In a roundabout way, these musings revive the question what mechanism powers the sun. During the late nineteenth century, when astronomers were still debating whether the solar corona envelopes the sun or the moon, or is just an artefact of the earth’s atmosphere, the open intellectual climate still allowed the English astronomer, Sir William Huggins (1824-1910), to address the Royal Society of London with his electrical model of the sun.

After a century’s worth of gravity-only models for the sun, Huggin’s conviction that the sun operates electrically is now coming full circle. Perhaps, then, the time is also ripe to examine another of Huggin’s hunches: “May the corona have been still faintly visible in the earliest ages of the human race? Are there any philological traces of it in the earliest words and ideas connected with the sun?” Until that question is answered, the dragon will most likely continue to rear its ugly head.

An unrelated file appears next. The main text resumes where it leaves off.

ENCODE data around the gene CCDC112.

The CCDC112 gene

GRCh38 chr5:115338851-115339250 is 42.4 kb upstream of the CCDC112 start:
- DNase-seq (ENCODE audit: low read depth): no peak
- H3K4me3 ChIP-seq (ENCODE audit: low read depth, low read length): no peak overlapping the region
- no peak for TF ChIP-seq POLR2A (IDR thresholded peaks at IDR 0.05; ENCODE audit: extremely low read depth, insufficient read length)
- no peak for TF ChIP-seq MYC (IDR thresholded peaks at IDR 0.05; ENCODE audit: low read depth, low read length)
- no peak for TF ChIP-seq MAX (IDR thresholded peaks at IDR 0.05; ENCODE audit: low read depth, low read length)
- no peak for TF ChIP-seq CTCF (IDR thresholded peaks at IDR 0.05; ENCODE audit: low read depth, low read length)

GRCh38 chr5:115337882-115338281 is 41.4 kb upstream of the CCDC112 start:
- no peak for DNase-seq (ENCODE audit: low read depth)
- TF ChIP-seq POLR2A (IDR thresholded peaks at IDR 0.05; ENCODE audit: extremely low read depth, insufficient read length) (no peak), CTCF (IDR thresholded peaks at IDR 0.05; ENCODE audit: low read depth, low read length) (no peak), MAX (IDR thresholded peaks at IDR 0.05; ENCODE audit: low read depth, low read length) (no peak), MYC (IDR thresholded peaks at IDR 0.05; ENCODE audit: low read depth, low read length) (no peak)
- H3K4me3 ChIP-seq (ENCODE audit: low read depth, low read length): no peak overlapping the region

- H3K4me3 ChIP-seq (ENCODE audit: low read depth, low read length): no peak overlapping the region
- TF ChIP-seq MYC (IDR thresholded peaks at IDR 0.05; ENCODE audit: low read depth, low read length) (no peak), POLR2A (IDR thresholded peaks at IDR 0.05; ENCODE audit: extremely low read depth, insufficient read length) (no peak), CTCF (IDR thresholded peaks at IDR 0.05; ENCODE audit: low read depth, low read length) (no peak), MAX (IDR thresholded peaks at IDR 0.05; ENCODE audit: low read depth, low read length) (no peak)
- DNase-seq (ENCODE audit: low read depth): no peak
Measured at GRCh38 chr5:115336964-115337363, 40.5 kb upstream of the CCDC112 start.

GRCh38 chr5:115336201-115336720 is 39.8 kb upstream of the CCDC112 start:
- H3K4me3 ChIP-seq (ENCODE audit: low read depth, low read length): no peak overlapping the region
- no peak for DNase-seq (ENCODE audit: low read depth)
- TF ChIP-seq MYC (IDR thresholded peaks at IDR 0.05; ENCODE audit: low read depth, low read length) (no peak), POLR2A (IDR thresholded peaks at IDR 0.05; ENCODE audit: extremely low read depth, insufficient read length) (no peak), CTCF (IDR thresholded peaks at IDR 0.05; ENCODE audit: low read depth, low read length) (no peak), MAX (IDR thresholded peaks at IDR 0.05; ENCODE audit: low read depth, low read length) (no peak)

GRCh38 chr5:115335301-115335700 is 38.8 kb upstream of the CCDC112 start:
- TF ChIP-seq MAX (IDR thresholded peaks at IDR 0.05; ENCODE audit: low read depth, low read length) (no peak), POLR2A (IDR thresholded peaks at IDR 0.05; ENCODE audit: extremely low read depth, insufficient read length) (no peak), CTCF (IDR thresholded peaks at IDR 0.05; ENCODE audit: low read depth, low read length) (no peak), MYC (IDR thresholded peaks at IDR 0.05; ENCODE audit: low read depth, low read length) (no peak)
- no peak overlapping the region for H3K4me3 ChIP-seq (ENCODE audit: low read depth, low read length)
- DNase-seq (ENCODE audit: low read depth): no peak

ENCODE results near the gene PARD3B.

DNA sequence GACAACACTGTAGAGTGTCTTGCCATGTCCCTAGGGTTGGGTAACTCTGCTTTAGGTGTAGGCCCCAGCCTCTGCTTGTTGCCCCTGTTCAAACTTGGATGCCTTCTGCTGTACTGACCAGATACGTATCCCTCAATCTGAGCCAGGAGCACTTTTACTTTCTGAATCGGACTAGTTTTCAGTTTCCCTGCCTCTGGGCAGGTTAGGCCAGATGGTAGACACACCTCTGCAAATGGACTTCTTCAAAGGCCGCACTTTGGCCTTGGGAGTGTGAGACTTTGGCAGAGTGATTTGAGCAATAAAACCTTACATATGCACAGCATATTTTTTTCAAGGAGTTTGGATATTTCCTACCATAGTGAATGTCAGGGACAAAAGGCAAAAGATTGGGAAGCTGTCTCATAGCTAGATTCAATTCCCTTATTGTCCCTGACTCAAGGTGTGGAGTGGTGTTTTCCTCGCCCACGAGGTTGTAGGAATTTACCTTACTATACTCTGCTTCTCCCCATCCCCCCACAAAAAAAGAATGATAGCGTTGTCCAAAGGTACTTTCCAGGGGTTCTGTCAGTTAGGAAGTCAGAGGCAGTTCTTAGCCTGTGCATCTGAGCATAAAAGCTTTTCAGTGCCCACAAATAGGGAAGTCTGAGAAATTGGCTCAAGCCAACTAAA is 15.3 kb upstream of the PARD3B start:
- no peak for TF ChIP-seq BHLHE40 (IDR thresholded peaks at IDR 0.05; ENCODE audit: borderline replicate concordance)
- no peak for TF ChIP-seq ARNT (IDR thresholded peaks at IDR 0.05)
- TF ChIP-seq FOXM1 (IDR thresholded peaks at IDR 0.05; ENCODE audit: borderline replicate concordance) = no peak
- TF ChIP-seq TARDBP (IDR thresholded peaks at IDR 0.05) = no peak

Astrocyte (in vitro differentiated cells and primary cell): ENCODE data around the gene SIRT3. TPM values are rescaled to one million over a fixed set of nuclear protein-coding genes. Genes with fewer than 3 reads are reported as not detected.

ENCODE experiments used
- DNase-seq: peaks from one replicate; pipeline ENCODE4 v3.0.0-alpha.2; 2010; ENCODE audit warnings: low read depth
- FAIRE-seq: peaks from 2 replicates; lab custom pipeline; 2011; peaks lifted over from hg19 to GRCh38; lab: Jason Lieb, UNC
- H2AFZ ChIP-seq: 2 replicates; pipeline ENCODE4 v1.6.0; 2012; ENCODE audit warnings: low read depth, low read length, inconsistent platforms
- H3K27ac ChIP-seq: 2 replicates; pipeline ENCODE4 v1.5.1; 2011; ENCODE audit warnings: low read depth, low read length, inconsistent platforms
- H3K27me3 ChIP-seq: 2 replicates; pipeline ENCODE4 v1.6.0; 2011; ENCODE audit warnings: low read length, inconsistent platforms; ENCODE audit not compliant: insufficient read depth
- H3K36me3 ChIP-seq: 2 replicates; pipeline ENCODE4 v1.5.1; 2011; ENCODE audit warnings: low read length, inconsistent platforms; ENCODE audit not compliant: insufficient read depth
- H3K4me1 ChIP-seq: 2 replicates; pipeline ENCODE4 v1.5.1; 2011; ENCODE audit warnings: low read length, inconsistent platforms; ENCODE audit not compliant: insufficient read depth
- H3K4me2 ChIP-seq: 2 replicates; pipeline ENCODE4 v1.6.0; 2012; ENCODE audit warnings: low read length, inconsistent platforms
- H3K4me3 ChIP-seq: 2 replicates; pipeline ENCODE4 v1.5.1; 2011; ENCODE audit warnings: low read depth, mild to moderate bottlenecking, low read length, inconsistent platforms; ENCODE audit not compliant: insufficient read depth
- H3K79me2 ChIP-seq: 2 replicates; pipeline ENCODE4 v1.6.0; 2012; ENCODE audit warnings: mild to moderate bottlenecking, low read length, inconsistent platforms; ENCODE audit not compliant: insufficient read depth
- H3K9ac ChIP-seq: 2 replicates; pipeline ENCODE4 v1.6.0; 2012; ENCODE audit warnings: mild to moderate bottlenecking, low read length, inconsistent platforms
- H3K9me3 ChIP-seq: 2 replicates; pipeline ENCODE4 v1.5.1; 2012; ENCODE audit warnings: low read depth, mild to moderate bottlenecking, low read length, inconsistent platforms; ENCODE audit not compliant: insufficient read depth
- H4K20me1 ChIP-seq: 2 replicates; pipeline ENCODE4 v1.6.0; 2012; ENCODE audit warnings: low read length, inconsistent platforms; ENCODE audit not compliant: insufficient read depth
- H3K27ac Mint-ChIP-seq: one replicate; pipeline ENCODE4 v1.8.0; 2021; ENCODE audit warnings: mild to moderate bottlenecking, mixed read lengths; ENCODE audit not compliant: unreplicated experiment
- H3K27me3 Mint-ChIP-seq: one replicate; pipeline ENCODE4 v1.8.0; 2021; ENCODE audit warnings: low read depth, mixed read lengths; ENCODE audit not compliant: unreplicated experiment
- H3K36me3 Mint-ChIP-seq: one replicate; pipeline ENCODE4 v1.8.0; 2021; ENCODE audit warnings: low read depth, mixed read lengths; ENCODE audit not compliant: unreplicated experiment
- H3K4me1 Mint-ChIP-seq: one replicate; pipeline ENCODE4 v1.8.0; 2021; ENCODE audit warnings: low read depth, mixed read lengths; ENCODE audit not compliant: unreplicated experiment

Rens Van Der Sluijs

Books by Rens Van Der Sluijs:

The Mythology of the World Axis

The World Axis as an Atmospheric Phenomenon


The Lightning-Scarred Planet Mars
Symbols of an Alien Sky DVD episode 2
A video documentary that could change everything you thought you knew about ancient times and symbols.

The Symbols of an Alien Sky video series will introduce you to celestial spectacles and earth-shaking events once remembered around the world. Archaic symbols of these events still surround us, some as icons of the world’s great religions, though the origins of the symbols appear to be lost in obscurity.

In this second episode of Symbols of an Alien Sky, David Talbott takes the viewer on an odyssey across the surface of Mars. Exploring feature after feature of the planet, he finds that only electric arcs could produce the observed patterns. The high resolution images reveal massive channels and gouges, great mounds, and crater chains, none finding an explanation in traditional geology, but all matching the scars from electric discharge experiments in the laboratory.  (Approximately 85 minutes) See: Lightning-Scarred Planet info


"The Cosmic Thunderbolt"

YouTube video, first glimpses of Episode Two in the "Symbols of an Alien Sky" series.


And don't forget: "The Universe Electric"